MANILA — With more than 60 countries affected by the coronavirus disease 2019 (COVID-19), people are bracing for a possible pandemic.
But, according to the World Health Organization (WHO), it’s a term that they might never actually use. A pandemic is commonly used to describe the uncontrolled spread of a disease worldwide.
Currently, the COVID-19 health event is considered a “public health emergency of international concern” by the WHO and its member states.
A few days ago, the international body raised its risk assessment of COVID-19 to “very high.” According to Dr. Rabindra Abeyasinghe, WHO representative to the Philippines, that is already the highest level of alert.
“This is the very first health event that WHO has ever classified as internationally globally very high risk,” he said.
And that’s where the classification might stop, even if the situation is still a bit far from what might be a worst-case scenario — a pandemic.
“WHO has stopped using the pandemic classification, based on our experiences of 2009. So, what we are doing now is, we have highlighted and classified this as a public health emergency of international concern,” Abeyasinghe said.
Apparently, the WHO no longer uses the term “pandemic” after the 2009 H1N1 or swine flu pandemic.
“We have seen, experienced, (that) if we start talking pandemic, it creates a lot of fear and panic,” the WHO official said. “What is more necessary now is evidence-based actions. And that’s what we’re advocating for.”
While it no longer uses a “pandemic classification,” the WHO has repeatedly said that the current COVID-19 situation is still controllable, especially since only few countries have widespread cases of the disease.
Instead of pandemic, the WHO official prefers to use the term “community-wide transmission.” Although, it has also been used to refer to uncontrolled spread of the disease within countries.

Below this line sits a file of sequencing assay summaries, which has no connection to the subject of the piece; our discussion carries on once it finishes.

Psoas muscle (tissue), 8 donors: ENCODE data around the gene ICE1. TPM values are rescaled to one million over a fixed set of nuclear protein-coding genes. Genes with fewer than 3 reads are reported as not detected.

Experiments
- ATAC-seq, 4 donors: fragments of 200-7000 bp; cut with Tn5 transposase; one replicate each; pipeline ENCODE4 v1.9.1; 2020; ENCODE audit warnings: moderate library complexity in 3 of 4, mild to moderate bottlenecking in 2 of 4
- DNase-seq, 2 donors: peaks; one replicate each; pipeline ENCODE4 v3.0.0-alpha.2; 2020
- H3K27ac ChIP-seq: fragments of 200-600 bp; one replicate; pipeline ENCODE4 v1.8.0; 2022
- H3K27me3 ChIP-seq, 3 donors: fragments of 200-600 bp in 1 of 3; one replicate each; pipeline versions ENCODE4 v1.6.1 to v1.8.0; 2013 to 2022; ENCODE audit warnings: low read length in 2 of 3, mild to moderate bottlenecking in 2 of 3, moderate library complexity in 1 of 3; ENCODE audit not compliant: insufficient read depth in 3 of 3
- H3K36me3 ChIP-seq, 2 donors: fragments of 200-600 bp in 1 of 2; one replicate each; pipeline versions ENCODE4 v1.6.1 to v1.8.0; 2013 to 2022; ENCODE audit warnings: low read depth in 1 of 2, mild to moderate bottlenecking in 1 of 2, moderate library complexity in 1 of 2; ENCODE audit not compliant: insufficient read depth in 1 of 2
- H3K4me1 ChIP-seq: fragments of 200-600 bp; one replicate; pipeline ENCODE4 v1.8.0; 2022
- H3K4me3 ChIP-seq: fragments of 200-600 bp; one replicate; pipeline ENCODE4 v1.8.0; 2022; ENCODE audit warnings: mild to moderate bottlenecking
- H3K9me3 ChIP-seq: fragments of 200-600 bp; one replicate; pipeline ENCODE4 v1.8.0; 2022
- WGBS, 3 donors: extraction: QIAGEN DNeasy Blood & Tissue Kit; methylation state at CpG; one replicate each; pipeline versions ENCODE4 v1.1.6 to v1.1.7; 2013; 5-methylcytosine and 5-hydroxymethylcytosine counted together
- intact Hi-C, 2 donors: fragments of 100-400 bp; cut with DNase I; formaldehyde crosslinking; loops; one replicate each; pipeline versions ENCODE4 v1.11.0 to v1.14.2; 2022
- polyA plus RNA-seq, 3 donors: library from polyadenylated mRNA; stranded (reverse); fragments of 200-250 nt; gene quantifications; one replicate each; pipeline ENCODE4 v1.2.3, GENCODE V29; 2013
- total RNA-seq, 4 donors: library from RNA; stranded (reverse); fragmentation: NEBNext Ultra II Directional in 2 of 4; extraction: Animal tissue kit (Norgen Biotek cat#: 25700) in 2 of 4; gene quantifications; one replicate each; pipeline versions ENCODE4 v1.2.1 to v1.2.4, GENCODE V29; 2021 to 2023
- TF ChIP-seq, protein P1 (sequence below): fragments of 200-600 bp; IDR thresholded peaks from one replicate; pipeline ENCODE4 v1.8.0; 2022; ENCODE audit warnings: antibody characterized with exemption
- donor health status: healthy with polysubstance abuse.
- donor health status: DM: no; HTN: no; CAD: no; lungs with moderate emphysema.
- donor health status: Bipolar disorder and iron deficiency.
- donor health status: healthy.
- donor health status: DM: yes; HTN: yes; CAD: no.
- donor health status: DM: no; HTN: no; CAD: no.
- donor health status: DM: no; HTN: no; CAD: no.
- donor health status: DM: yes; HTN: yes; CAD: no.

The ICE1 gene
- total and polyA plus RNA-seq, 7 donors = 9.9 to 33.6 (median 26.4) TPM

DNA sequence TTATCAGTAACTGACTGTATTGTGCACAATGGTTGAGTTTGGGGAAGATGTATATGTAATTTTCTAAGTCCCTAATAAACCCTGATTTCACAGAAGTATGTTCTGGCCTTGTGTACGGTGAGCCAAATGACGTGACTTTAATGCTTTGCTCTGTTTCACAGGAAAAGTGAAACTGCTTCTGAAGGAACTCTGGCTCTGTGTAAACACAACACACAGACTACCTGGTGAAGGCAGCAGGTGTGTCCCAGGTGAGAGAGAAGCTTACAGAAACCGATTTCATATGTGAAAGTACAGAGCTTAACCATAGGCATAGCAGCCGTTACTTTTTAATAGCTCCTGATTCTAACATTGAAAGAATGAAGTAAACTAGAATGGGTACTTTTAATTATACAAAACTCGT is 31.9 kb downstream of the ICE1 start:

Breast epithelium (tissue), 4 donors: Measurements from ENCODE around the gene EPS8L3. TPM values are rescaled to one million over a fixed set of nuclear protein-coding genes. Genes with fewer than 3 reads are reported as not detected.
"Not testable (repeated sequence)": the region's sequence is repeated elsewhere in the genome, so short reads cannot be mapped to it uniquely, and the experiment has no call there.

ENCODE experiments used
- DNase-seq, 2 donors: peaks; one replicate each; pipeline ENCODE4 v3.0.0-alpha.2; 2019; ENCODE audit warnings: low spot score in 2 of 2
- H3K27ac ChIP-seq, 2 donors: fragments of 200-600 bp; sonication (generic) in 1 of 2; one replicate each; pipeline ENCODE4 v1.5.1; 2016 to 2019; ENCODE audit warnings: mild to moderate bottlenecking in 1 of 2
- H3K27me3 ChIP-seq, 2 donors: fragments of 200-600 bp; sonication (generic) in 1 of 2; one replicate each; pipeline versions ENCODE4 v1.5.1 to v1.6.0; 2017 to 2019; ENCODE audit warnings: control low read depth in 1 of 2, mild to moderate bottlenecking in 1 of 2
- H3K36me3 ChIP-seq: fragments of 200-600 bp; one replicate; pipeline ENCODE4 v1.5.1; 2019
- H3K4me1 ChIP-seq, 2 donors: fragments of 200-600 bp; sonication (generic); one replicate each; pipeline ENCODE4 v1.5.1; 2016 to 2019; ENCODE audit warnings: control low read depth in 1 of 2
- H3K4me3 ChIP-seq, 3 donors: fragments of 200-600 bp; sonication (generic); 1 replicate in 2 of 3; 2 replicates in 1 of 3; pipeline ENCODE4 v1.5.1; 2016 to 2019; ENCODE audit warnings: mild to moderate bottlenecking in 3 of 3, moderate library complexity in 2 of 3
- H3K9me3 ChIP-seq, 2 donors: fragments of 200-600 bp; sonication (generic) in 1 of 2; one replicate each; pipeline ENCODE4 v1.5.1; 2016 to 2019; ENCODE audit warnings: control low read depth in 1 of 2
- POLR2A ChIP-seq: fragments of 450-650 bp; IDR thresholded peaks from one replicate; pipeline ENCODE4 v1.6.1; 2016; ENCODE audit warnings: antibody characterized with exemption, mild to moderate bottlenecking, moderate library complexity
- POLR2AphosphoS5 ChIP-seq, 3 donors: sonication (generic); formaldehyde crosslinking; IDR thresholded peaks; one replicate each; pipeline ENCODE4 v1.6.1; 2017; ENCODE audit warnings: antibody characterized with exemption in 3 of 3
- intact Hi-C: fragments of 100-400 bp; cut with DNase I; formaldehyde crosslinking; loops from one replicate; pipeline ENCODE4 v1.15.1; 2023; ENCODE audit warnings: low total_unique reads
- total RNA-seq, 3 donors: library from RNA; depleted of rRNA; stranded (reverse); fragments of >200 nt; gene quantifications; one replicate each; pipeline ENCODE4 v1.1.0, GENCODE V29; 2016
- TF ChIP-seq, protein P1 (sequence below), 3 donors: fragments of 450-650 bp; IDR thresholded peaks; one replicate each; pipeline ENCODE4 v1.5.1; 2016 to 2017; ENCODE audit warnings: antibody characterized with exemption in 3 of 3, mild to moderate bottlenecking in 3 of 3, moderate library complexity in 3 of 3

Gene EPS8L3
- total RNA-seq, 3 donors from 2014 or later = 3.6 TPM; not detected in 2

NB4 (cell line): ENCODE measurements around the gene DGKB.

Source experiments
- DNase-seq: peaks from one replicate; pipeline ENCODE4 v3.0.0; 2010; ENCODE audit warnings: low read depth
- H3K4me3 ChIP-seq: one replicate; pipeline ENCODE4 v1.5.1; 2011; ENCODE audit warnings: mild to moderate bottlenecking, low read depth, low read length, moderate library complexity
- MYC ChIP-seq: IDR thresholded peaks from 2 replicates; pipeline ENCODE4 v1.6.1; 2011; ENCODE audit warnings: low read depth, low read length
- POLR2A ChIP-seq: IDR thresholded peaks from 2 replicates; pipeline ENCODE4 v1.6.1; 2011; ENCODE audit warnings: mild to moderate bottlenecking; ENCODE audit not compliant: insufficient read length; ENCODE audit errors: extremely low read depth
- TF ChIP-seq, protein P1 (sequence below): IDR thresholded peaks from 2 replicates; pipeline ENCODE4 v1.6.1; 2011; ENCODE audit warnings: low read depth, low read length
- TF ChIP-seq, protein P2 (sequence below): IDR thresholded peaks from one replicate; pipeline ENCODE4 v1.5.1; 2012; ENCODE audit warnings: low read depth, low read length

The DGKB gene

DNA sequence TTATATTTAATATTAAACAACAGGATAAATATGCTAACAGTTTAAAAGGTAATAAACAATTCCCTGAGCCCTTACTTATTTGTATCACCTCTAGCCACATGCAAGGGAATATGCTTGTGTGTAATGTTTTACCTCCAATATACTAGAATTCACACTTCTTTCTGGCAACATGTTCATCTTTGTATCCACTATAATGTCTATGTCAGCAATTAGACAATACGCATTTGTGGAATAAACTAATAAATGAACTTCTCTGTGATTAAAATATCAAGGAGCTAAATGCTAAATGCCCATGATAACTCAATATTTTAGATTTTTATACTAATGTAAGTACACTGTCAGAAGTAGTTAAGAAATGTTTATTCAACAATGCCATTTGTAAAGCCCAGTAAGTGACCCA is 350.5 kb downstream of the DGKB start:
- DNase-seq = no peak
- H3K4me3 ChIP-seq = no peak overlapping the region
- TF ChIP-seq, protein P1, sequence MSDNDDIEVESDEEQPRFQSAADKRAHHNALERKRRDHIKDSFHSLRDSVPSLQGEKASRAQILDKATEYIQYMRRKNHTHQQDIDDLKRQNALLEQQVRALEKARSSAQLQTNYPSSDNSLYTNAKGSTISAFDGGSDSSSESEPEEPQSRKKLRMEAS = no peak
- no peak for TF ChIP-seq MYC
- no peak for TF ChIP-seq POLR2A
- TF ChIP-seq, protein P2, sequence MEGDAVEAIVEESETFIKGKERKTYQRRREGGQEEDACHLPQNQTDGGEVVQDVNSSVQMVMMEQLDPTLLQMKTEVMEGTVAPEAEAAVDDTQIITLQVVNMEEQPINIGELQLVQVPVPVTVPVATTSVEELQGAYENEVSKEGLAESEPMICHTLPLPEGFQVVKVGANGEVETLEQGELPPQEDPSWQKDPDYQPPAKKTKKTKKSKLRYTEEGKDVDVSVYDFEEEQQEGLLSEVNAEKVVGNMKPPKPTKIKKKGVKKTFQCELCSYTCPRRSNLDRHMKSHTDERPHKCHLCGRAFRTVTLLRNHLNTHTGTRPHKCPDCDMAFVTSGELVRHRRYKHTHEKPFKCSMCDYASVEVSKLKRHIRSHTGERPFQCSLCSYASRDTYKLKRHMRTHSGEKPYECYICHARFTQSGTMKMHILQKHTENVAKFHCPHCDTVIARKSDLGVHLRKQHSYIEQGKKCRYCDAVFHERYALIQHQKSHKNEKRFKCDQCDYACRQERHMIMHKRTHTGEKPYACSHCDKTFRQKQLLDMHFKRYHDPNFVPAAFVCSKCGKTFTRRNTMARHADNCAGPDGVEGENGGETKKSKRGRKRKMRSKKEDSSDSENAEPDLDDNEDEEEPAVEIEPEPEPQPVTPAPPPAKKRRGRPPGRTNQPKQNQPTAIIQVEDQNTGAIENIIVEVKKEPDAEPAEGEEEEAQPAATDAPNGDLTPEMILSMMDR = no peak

“If we were to witness a scenario, there was transmission that is not in a clear geographical area that cannot be contained. That’s (what) we mean by community-wide transmission,” Abeyasinghe said.
He said the cluster of cases in “clear geographical areas” is a sign that the disease can still be contained.
“The positive evidence in many countries, including here in the Philippines, which our director general has acknowledged, (is) that countries implementing good containment measures can contain and reverse the trend of this disease,” he said.
While the WHO is encouraging countries to invest in containment measures, they are also preparing nations for possible “community-wide transmission.” Such measures include preparedness in cities outside the capital.
As of Tuesday evening, there are more than 90,000 confirmed cases of COVID-19 and more than 3,100-related deaths worldwide. Most of the cases are in China, specifically in Wuhan. Outside China, the countries with the most number of confirmed cases are South Korea with 4,812 cases, Italy with 2,036 cases and Iran with 1,501 cases.